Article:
new year, new me?
Many of us wait for the “perfect time” with our health, nutrition, and fitness. But this all-or-nothing thinking — as in, “If I don’t do this perfectly then it’s awful!” — rarely gets us “all”. It usually gets us “nothing”.
Are you waiting for the “perfect time” to start eating better, or exercising, or finally getting in shape?
Are you putting off that dream trip, or a new project, or that skill you’ve been meaning to learn?
If so, some of these phrases may sound familiar:
When I get a different job.
When things are less busy.
When I find a workout partner.
When I find the right equipment.
When I feel less awkward in the gym.
When I lose 20 kilos.
When I get the right workout routine.
When my fridge is full of the right foods.
Tomorrow. Next week. Never.
Human beings are always “waiting for the perfect time”. But why?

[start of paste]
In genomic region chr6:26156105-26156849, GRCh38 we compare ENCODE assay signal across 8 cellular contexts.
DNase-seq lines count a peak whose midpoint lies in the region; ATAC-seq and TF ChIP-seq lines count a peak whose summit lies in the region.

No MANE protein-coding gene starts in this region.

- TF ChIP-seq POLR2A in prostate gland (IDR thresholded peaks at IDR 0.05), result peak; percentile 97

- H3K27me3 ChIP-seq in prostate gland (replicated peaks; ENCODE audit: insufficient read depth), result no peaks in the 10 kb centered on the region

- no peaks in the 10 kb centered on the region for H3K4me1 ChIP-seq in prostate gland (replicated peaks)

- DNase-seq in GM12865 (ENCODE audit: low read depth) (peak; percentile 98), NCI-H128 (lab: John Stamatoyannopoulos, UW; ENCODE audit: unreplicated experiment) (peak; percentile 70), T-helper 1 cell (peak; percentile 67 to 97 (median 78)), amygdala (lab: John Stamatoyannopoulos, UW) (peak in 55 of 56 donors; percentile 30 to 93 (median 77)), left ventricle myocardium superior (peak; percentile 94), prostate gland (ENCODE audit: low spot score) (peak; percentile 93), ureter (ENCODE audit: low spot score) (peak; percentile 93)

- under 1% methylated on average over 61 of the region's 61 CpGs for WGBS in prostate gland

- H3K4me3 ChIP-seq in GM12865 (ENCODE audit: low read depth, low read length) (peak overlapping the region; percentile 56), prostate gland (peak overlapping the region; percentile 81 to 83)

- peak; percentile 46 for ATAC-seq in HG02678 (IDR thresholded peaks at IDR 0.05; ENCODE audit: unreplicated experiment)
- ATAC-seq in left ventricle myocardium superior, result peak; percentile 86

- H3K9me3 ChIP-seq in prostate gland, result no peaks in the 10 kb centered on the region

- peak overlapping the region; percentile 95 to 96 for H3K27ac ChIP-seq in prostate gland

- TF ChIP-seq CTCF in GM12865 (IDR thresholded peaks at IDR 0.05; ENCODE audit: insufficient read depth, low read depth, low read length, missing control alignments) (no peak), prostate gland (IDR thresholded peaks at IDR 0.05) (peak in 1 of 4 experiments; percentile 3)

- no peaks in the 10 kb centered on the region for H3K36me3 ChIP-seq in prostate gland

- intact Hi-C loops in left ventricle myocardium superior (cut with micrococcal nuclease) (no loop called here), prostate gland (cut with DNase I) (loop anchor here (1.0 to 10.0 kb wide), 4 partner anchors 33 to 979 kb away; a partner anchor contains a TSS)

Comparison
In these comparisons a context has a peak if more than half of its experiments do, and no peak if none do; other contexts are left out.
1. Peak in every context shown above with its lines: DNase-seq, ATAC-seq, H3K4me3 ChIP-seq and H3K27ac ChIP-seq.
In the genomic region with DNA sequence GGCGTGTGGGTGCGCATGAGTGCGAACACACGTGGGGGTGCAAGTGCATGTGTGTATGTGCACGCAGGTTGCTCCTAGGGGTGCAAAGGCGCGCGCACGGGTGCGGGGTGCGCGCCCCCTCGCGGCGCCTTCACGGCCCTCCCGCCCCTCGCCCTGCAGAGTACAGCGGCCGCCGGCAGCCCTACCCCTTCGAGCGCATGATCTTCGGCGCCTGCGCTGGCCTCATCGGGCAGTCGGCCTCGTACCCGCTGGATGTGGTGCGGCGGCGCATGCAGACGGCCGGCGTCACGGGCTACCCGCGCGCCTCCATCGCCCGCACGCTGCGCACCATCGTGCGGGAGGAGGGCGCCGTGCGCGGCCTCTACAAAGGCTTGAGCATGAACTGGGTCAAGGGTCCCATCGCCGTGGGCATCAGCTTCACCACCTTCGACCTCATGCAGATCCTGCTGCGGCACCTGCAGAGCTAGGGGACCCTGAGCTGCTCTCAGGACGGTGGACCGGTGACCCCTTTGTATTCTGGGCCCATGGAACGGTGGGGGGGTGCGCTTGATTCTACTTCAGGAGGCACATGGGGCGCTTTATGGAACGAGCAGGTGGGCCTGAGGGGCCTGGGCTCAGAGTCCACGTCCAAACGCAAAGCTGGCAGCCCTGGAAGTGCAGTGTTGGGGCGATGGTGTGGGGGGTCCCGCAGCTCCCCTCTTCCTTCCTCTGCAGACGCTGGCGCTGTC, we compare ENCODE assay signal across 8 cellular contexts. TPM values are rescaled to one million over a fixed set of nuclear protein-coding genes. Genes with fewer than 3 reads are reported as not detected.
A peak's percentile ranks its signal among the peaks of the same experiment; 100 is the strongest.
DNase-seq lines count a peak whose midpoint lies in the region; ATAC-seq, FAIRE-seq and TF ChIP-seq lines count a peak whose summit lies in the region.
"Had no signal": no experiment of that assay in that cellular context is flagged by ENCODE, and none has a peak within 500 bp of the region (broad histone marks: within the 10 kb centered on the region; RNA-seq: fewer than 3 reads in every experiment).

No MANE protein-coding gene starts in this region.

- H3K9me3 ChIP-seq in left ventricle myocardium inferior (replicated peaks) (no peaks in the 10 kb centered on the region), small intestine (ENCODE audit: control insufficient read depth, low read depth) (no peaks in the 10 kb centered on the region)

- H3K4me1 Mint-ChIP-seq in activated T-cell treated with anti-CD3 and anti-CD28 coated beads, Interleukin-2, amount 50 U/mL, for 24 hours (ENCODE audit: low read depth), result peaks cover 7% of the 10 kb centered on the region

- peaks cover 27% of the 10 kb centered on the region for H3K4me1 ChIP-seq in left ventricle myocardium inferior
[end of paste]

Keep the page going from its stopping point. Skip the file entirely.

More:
For many, it’s a great distraction and justification. It helps us avoid the real—and risky—work of doing.
For others, perfectionism and avoidance serve as strong armour against potential embarrassment, criticism, and failure.
“I could ___ but ___” keeps us safe from pain.
Unfortunately, it’s also what keeps us from growing, thriving, and being who we know we have the potential to be.
That’s why all-or-nothing thinking—If I don’t do this perfectly then it’s worthless—rarely gets us “all”.
It usually gets us “nothing”.
There is no perfect time. There never will be.
All this is very common around late December and into Early January….
But why then? Why the sudden urge like the thoughts and comments above?
Why wait until 1st Jan to start your New year, New me stuff?
Your game plan is to start Now!
Not wait, book in, make the phone call, do your research, re-do your CV or whatever it may be. Take action, take a step and get moving! Now.
Over time, doing something adds up to be a lot!
I mention 80% of New Year Resolutions fail and here are some possible reasons why-
Unrealistic expectations or goals
Attempting the new goals or plans with no real structure or planning.
Lack of support or guidance for when things get tough.
Too much thinking and not enough doing.
You haven’t built your plans around habits and sustainability.